Read time: 5 minutes
Author: Phil Gray
At the end of July, I was delighted to be invited on to the panel of the latest ‘I am a Founder’ Webinar to discuss ‘How to Boost Investor Confidence with Market Research and Competitor Analysis’.
In this Webinar, we explored why you should simplify value propositions, understand the importance of market validation and the role of primary and secondary market research.
For anyone who is preparing a pitch or a business plan, this is a timely Webinar on how to help both Investors and Founders to reduce risk and increase confidence in decisions.
The full recording can be viewed on YouTube – here’s my summary of the key take-outs…
Why should you simplify value propositions?
Over time, we have seen how difficult it is to write a clear, simple proposition and yet it is the fundamental frame of reference or anchor point for your audience:
- According to behavioural science, our brains prefer to quickly process information
- Successful propositions are ones that are distilled right down to a clear central offer
- The three basic steps to developing successful propositions are:
- Recognise what problem(s) you are solving
- Understand how best to simplify the solution(s)
- Test and validate the proposed solution(s), i.e. a ‘proof of concept’
Why is market validation important?
Market validation builds evidence to enable Founders to engage with Investors in ‘real world’ fact-based conversations reducing risk and increasing confidence in decisions:
- Typically, market maps presented in business plans are not always validated and are often highly subjective, i.e. the opinion of one or two people in the organisation
- Start by understanding your market through strategic frameworks such as Business Model Canvas and Competitive Analysis, g. What defines the market place? What is the competitive landscape? Where might you fit in to it with your proposition? Is the opportunity where you think it is or actually somewhere else?
- Research can help to support and validate assumptions, and to debunk myths too
What role does primary and secondary research play?
‘Primary Research’ is contemporary data collected directly through quantitative surveys and qualitative feedback, e.g. polls, questionnaires, interviews and focus groups.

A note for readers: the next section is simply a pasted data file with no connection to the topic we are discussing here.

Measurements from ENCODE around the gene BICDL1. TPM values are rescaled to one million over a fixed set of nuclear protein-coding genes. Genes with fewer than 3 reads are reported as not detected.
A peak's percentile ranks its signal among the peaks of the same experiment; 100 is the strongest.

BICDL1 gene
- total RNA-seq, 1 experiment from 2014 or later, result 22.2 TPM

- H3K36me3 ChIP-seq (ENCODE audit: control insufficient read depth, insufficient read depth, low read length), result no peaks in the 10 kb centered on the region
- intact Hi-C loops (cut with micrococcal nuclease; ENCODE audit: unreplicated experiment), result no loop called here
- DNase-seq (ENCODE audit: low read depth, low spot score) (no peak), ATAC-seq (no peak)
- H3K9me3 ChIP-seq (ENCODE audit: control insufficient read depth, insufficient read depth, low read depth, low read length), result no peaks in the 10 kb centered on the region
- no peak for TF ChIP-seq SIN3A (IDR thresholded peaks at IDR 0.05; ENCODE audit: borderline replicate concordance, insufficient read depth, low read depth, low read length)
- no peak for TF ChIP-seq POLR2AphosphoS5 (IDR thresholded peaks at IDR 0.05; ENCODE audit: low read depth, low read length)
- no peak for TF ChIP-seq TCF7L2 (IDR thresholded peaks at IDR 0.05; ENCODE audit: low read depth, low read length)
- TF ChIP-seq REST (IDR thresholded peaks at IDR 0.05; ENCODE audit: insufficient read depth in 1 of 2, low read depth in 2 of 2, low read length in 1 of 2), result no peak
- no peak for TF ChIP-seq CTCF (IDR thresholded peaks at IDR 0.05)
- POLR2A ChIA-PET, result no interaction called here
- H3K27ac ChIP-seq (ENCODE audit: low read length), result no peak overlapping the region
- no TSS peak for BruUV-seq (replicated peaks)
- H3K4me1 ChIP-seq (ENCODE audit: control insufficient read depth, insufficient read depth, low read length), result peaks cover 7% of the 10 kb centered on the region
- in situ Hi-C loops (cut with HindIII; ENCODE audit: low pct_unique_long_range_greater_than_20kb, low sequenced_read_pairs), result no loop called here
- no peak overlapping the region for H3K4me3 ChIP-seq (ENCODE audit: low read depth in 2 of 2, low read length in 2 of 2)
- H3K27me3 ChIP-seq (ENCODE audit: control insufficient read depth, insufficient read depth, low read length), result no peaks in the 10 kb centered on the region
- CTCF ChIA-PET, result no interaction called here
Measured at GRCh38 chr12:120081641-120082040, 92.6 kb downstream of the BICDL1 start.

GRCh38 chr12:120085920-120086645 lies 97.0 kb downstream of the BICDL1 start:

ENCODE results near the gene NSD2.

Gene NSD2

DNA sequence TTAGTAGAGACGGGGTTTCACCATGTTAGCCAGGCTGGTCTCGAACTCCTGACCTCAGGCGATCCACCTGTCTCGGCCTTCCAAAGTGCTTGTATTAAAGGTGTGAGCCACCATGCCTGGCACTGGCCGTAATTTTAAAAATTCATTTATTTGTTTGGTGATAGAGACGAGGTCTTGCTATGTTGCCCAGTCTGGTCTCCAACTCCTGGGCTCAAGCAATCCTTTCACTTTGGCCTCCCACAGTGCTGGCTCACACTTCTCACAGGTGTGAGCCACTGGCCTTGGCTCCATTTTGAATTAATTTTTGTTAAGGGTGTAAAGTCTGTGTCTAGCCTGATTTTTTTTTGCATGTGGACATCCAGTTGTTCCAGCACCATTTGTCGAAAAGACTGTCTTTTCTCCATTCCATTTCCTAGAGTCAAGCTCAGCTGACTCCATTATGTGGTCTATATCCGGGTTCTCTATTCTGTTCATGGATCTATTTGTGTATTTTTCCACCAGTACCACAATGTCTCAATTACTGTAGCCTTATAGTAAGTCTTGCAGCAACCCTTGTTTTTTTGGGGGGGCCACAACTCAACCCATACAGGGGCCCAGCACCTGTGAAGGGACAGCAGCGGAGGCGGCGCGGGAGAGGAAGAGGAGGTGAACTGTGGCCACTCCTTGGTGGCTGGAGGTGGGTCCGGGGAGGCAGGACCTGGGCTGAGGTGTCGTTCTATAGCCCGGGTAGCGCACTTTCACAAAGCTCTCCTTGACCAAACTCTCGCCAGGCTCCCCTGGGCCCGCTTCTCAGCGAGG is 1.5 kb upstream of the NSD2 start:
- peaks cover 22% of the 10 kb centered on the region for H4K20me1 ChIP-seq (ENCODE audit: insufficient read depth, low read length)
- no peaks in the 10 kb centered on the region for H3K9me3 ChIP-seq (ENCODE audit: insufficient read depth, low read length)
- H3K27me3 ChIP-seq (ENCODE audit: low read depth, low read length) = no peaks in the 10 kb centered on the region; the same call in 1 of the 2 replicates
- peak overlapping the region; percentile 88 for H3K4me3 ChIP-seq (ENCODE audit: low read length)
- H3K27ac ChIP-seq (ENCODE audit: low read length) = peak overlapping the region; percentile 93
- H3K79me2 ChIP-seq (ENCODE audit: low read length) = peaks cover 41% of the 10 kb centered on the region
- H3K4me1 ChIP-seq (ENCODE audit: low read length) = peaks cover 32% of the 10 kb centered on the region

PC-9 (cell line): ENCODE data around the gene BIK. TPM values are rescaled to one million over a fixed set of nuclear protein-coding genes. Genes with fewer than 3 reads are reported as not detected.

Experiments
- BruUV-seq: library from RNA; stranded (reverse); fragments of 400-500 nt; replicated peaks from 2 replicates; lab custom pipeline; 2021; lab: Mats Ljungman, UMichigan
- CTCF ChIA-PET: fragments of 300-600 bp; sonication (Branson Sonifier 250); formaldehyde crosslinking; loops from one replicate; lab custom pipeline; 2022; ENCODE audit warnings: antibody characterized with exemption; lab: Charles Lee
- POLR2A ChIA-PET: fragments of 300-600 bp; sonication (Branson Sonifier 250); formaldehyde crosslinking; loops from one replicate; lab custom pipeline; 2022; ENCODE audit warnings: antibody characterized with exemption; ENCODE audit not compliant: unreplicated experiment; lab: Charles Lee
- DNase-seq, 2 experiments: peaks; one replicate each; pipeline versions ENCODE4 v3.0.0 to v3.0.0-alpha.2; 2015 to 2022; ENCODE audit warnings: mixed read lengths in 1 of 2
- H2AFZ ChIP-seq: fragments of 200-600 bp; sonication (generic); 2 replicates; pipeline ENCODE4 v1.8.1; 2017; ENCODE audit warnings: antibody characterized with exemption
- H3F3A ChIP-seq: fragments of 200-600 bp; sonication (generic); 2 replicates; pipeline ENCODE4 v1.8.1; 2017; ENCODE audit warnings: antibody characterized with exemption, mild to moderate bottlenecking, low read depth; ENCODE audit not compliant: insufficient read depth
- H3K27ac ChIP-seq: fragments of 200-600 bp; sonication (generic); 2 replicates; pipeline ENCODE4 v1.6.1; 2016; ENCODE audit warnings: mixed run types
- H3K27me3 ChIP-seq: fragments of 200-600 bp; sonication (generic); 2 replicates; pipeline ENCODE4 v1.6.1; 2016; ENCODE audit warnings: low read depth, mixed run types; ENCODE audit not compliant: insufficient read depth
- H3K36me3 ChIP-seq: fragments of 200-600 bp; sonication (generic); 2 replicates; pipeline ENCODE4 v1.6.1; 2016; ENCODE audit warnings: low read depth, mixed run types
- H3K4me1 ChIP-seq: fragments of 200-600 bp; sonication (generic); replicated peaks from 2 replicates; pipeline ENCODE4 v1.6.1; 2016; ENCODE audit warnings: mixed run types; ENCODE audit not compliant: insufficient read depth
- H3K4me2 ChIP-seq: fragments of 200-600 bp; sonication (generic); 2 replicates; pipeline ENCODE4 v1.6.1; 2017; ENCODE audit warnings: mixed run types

‘Secondary Research’ is public domain or paid for desk research, often based upon pre-existing primary data, including opinion pieces and trend analysis, obtained from trusted sources such as Companies House, ONS, Statista, Gartner. IRI, Euromonitor, etc.
Bear in mind, it is the Investor’s job to assess risk and reward – ultimately, this leads to the terms you’re going to receive around valuation and investment during funding rounds:
- Investors demand substantiation of Founder’s claims, e.g. Is there a problem to solve? Why now is the time? What size is the opportunity? Who is the competition? What are the alternative solutions?
- Whilst secondary research can underpin business plans, what separates the best pitches are those who’ve undertaken primary research, e.g. to understand the size and profile of their audience, their pain points, their attitudes/ behaviours, and what motivates them
- Additionally, research can help to identify and test multiple hypotheses, e.g. the ideal combination of features and benefits that delivers a competitive advantage, and that are most likely to drive future consideration and/ or purchase
Successful value propositions are proven: market validation provides comfort to both Investors and Founders.
Winning pitch decks are data-driven: helping both Investors and Founders to reduce risk and increase confidence in decisions.
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